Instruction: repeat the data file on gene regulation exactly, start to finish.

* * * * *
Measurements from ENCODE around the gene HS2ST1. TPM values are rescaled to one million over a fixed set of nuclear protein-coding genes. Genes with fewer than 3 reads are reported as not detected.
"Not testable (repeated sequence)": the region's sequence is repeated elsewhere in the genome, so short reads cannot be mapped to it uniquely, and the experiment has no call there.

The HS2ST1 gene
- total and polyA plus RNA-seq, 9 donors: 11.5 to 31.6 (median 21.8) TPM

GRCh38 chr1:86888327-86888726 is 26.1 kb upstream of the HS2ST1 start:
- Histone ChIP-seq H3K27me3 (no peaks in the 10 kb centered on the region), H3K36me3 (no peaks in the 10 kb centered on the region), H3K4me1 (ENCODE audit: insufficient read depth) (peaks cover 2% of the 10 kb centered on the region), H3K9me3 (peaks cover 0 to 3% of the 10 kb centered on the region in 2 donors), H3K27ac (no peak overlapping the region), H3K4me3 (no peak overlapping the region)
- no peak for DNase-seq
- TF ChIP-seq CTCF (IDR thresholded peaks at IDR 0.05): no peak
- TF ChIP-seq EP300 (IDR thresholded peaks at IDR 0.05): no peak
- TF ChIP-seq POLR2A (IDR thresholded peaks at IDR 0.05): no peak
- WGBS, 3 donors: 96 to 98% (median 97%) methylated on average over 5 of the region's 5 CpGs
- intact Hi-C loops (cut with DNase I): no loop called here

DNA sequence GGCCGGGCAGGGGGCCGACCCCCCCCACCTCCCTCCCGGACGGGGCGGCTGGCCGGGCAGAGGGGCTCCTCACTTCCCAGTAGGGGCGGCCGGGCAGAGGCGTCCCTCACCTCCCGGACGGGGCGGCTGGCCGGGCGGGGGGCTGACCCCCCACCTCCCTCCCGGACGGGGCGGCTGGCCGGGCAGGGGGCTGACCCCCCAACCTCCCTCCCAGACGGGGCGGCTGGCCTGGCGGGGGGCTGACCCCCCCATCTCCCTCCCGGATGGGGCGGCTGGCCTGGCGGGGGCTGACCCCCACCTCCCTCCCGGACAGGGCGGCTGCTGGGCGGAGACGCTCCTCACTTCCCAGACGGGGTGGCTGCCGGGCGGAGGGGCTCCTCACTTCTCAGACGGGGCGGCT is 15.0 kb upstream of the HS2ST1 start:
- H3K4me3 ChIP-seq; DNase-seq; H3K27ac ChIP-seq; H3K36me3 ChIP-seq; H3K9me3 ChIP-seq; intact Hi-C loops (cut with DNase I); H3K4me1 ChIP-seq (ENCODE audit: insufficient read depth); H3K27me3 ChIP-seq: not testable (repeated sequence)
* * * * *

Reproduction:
Measurements from ENCODE around the gene HS2ST1. TPM values are rescaled to one million over a fixed set of nuclear protein-coding genes. Genes with fewer than 3 reads are reported as not detected.
"Not testable (repeated sequence)": the region's sequence is repeated elsewhere in the genome, so short reads cannot be mapped to it uniquely, and the experiment has no call there.

The HS2ST1 gene
- total and polyA plus RNA-seq, 9 donors: 11.5 to 31.6 (median 21.8) TPM

GRCh38 chr1:86888327-86888726 is 26.1 kb upstream of the HS2ST1 start:
- Histone ChIP-seq H3K27me3 (no peaks in the 10 kb centered on the region), H3K36me3 (no peaks in the 10 kb centered on the region), H3K4me1 (ENCODE audit: insufficient read depth) (peaks cover 2% of the 10 kb centered on the region), H3K9me3 (peaks cover 0 to 3% of the 10 kb centered on the region in 2 donors), H3K27ac (no peak overlapping the region), H3K4me3 (no peak overlapping the region)
- no peak for DNase-seq
- TF ChIP-seq CTCF (IDR thresholded peaks at IDR 0.05): no peak
- TF ChIP-seq EP300 (IDR thresholded peaks at IDR 0.05): no peak
- TF ChIP-seq POLR2A (IDR thresholded peaks at IDR 0.05): no peak
- WGBS, 3 donors: 96 to 98% (median 97%) methylated on average over 5 of the region's 5 CpGs
- intact Hi-C loops (cut with DNase I): no loop called here

DNA sequence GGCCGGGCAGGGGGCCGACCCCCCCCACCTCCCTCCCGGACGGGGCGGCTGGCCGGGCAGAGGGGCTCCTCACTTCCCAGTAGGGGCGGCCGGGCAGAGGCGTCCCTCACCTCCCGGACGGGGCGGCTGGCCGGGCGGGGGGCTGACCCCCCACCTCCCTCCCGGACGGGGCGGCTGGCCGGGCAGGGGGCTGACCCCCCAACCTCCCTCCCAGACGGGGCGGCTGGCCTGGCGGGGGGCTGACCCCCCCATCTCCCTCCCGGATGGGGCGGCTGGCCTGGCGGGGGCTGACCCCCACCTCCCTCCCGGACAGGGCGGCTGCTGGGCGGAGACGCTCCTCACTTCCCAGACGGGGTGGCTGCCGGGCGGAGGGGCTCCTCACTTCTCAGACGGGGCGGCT is 15.0 kb upstream of the HS2ST1 start:
- H3K4me3 ChIP-seq; DNase-seq; H3K27ac ChIP-seq; H3K36me3 ChIP-seq; H3K9me3 ChIP-seq; intact Hi-C loops (cut with DNase I); H3K4me1 ChIP-seq (ENCODE audit: insufficient read depth); H3K27me3 ChIP-seq: not testable (repeated sequence)